LACONIA — City Councilors agreed on Tuesday to consider establishing a Historic District Commission to protect some of the oldest structures in the area, including St. Joseph Church, which is slated to be demolished.

Backers of preserving the church packed the City Council chambers to seek such a commission.

A City Council committee will consider the request in a public meeting at 6 p.m. on Monday, June 3.

Bishop Peter Libasci has decided to raze the 1929 church before selling the property. He has not revealed the name of the buyer.

City Councilors on Tuesday also ordered City Manager Scott Myers to write a letter to church leaders asking for the buyer's name so the city can understand what the property will be used for and asking for the cost of demolition to see if there are other options.

Tara Shore, program and operations manager at Belknap Mill, spoke on behalf of a group that wants to save the church.

“The announcement that St. Joseph’s Church is targeted for demolition is a sad reminder of what this city experienced during urban renewal during the 1970s,” she said. “We must remember that, once a monument of this city’s heritage and culture is destroyed, it is gone forever.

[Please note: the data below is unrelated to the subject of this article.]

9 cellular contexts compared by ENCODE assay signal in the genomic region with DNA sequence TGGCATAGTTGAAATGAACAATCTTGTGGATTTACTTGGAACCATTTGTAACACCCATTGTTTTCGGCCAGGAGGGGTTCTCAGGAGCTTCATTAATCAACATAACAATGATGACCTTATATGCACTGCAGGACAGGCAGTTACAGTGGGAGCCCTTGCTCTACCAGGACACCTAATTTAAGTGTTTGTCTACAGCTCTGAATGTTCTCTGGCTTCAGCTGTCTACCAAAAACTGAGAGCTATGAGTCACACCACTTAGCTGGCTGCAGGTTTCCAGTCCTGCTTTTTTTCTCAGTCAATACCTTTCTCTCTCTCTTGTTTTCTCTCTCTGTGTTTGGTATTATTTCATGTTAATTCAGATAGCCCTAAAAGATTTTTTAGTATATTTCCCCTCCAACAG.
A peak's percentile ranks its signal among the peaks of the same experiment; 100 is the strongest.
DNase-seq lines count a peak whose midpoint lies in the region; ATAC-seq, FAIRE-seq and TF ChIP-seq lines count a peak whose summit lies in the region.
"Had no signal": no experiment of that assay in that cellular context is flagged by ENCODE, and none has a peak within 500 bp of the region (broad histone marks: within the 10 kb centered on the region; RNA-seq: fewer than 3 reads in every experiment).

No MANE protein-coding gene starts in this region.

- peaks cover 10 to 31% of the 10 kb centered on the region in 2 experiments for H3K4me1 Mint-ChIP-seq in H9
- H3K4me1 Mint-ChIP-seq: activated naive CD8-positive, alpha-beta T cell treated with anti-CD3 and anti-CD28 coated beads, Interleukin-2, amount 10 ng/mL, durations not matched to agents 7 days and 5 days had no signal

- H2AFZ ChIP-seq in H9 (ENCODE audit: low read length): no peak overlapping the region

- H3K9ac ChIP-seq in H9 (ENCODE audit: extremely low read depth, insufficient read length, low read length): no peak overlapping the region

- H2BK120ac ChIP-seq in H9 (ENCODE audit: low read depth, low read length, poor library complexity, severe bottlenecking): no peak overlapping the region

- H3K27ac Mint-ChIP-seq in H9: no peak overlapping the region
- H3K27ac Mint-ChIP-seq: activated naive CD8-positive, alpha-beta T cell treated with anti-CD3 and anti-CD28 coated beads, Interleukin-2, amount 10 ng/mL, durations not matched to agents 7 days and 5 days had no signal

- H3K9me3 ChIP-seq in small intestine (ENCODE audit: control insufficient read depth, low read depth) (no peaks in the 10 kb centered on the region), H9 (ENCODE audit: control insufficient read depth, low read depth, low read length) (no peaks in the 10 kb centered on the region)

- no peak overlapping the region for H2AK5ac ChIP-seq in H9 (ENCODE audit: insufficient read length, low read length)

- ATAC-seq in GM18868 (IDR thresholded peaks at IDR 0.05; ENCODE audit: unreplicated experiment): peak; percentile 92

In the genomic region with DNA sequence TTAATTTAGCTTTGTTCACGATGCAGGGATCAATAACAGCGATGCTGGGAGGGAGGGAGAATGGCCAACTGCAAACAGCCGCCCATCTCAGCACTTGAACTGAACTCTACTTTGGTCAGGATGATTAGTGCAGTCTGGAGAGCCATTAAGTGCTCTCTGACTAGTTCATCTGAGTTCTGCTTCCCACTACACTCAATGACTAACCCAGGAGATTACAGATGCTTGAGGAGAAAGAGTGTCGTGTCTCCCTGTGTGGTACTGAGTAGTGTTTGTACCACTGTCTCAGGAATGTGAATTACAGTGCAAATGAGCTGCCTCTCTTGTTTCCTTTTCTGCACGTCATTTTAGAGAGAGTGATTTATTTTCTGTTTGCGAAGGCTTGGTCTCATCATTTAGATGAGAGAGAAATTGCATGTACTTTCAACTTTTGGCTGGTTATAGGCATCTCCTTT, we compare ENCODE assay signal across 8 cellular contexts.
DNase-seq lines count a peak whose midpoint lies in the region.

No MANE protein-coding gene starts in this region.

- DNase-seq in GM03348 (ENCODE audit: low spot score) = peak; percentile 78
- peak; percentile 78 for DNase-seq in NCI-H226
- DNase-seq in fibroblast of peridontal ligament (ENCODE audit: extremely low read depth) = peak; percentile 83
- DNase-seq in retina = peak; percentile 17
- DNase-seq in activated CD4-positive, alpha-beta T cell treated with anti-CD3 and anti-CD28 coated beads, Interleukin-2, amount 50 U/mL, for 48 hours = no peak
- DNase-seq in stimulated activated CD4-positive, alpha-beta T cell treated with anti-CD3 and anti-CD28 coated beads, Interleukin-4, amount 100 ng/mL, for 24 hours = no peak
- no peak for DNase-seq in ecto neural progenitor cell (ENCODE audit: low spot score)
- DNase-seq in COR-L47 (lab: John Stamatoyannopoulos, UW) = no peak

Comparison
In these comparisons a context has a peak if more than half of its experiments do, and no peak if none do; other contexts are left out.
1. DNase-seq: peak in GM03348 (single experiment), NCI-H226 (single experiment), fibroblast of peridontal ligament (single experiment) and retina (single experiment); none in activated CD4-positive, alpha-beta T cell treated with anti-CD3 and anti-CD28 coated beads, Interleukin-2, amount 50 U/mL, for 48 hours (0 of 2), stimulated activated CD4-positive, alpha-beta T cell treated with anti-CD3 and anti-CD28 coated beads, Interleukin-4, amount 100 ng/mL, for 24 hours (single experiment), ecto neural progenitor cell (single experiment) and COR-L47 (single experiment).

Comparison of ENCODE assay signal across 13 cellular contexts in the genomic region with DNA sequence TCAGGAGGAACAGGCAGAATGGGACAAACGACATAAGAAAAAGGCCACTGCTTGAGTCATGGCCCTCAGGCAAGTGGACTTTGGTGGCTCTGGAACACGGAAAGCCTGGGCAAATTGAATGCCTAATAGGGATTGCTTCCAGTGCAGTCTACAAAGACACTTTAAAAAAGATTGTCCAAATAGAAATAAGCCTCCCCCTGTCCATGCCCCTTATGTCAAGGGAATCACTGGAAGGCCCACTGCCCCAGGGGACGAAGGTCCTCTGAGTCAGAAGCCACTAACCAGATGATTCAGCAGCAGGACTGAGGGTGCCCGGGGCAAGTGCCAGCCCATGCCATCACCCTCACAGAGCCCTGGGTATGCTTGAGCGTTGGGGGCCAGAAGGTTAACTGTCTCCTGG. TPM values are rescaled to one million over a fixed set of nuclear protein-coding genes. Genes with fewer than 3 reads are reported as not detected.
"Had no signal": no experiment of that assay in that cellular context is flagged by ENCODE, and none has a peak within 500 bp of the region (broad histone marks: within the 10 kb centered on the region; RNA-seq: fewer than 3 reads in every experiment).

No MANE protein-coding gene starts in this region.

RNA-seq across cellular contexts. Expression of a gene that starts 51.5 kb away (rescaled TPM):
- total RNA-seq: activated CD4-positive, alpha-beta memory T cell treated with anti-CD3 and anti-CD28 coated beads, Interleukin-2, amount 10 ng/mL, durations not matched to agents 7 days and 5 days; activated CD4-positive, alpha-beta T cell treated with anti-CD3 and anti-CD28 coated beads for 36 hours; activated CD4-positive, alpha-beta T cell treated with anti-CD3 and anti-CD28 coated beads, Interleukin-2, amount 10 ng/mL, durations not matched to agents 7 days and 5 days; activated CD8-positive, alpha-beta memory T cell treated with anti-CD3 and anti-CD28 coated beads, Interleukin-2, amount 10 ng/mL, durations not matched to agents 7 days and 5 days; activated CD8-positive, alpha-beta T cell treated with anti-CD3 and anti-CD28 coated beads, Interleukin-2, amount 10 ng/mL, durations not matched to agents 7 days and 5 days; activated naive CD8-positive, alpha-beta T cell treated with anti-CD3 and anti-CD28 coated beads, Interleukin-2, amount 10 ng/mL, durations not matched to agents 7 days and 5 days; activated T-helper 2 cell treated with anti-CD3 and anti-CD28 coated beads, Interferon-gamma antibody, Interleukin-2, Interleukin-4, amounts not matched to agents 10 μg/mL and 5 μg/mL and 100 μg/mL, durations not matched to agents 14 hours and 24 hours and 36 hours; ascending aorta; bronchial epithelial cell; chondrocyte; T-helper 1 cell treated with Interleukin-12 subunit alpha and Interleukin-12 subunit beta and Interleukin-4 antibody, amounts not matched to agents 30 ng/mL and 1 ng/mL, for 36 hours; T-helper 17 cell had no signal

“Historic preservation is not always the easy path, but it is often the right path to ensure the integrity and future of our community’s culture.”

Jane Whitehead, chairman of the Laconia Heritage Commission, said districts set up to preserve historic areas often raise property values.

She said that even buildings on the National Registry of Historic Places can be lost if they are not in such a district.

“A district maintains more than the individual sterile buildings, it would maintain the character of the entire zone, the open spaces, the views,” she said.

Rep. Charlie St. Clair, D-Laconia, who owns an antique center in downtown Laconia, said that, aside from the church, other historic buildings in the area, including the library and the train station, could one day be destroyed if a district is not created.

“Anything is possible without this being in place,” he said. “I think we have a duty to the future, not to the past, to protect what is so important to history.”

Mayor Ed Engler was not at the Tuesday night City Council meeting. He was recently released from a hospital following medical treatment.

He said a historic district commission “is worth taking a look at.

“It’s not a step to be hurried, there are a lot of potential consequences.”

Engler said personal property rights must be considered and that, if a commission were created, it could potentially have sway over hundreds of buildings, down to small details of repair and construction.

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